Special Issue "Hemoglobins: Structural, Functional and Evolutionary Characterization"
Deadline for manuscript submissions: 31 October 2023 | Viewed by 85
Hemoglobins (Hb) are a remarkably widespread group of proteins. They are found in all kingdoms of life and differ in both structure and functions. First discovered in the animal kingdom, they soon were purified from legume nodules, implying that these proteins were more pervasive than previously thought. The term “phytoglobin” is now used for plant hemoglobins. After the discovery of bacterial hemoglobins, the time of their origin was pushed back by several billion years. Hemoglobins’ widespread distribution and ancient origin helped to propose the “Molecular clock” theory.
In recent years, new Hb groups have been described that are very different from the best known erythrocytic Hb, which possesses truncated, pentacoordinated characteristics. Over the past couple of decades, even with well-studied organisms, e.g., those in mammals, “new” hemoglobins have been discovered, such as neuroglobin, cytoglobin, and androglobin. The transport, catalytic, and sensory functions of these proteins have been outlined.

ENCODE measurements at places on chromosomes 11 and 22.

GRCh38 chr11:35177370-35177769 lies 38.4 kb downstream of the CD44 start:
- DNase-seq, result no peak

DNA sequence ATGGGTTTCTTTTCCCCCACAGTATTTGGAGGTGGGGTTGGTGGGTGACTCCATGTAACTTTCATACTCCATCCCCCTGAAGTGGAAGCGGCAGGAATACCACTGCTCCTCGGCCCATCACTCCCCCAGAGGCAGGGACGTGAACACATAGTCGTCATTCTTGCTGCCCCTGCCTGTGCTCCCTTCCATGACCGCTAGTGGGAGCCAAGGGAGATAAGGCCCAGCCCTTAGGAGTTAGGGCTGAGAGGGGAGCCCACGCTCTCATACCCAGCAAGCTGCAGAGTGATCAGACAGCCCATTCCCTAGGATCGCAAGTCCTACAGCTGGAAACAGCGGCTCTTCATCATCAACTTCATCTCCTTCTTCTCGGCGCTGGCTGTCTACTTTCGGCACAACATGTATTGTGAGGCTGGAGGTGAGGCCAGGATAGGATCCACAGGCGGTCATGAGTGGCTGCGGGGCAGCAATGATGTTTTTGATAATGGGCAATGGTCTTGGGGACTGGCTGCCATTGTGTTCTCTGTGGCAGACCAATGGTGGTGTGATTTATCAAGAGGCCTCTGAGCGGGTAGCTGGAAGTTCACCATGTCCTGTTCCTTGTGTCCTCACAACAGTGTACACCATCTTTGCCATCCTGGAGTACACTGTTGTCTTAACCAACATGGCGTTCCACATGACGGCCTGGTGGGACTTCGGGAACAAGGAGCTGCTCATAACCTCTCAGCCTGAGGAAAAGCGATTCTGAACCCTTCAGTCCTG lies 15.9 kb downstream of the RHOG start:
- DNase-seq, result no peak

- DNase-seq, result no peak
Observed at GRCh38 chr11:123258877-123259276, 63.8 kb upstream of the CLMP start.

Hb is increasingly important for basic and applied science, implicating several areas of research.
Hemoglobins are explored under various stress conditions including oxidative, nitrosative, and carbonyl stress, and changes in their properties and functioning induced by modifications of the molecule have also been studied. Another aspect of Hb research is biotechnology. This includes Hb expression for practical purposes, as well as the studying of hemoglobins present in small quantities in their environment or the Hb of exotic organisms.
One more widely developed area is “symbiotic” hemoglobins that have specific characteristics related to their functioning in symbiotic systems. Thus, they are also used for biotechnological goals, e.g., Hb of mollusk Lucina pectinata is considered as a hydrogen sulfide scavenger, and the leghemoglobin of legume plants is gaining popularity for its application in so-called “vegetable meat”.
For this Special Issue of International Journal of Molecular Sciences, we are pleased to invite researchers to contribute original research and review articles that showcase recent developments in the structural, functional, and evolutionary characterization of hemoglobins, and demonstrate diverse applications in the process.
Dr. Alexey F. Topunov
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- stress conditions